|Nov. 28, 2005||
Press Contact: Sabrina Miller|
University of Chicago scholar wins Marshall Scholarship
Fascination with dinosaurs and a driver’s license jumpstarted Stephen Brusatte’s career studying dinosaurs while still in high school. University of Chicago student Brusatte, who began his earliest fieldwork driving the farmlands of northern Illinois detailing 300 million-year-old fossils, has won a prestigious British Marshall Scholarship.
The awards were founded by a 1953 Act of Parliament to commemorate the humane ideals of the Marshall Plan, the U.S. effort to rebuild Europe after World War II. Brusatte’s award brings the University’s total to 17.
The 21-year-old fourth year plans to build upon his undergraduate geophysical sciences work by tracking the evolution of five rare specimens of theropods, or predatory dinosaurs, housed in British museums. As a kid growing up in Ottawa, Ill., he marveled at dinosaurs, went on to write his own magazine column on state fossils beginning in high school, and had his first book published before entering the University of Chicago in 2002.
“He is a self-made individual who is just passionately following something he always loved,” said Paul Sereno, University of Chicago Professor in Organismal Biology and Anatomy and world renowned for his dinosaur discoveries. “I didn’t have that singular idea of what I wanted to become,” that early on.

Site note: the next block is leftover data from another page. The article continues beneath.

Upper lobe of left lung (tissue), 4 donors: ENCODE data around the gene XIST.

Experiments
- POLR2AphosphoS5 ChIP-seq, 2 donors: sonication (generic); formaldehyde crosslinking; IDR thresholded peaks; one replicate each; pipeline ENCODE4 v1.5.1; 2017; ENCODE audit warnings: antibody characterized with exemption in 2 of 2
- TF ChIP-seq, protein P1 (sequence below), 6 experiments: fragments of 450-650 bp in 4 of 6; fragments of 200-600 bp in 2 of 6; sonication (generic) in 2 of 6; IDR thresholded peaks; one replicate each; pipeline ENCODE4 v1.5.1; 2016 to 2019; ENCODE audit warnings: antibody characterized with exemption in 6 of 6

Brusatte has known Sereno since he was a sophomore in high school, when he wrote to the professor whose fossil findings “seem to grace the pages of the newspapers on a weekly basis,” he said.
Two years later, Brusatte enrolled at Chicago, and soon after that, began examining specimens in the lab.
What he enjoys most about studying paleontology is “using it to reach out to whatever audience you are talking with,” Brusatte, who speaks to schools and at national conferences to his future peers, said. “There is a lot of opportunity to study these incredibly old organisms, and use them to inspire.”
Brusatte credits Sereno’s inspirational teaching for much of his success.
“Since first year he has provided so many opportunities working in his lab giving me specimens to describe, taking me in the field and to national meetings. It’s a testament to how much he cares about undergraduate research,” Brusatte said.
Brusatte was elected a Student Marshal, the highest academic honor the University gives to undergraduates, made the Dean’s list for the past three years, and is the winner of the John Crerar Foundation Science Writing Prize and the Howard Hughes Institute Undergraduate Research Fellowship.
Ultimately, Brusatte plans to pursue a doctoral degree in geology or evolutionary biology. He would like to both conduct research and teach. While in Britain he will study at the University of Bristol and Imperial College London.
For as long as fossils have mesmerized him, Brusatte has also been a die-hard fan of the White Sox. “This has been a good month,” Brusatte said.
Last modified at 10:16 AM CST on Tuesday, November 29, 2005.
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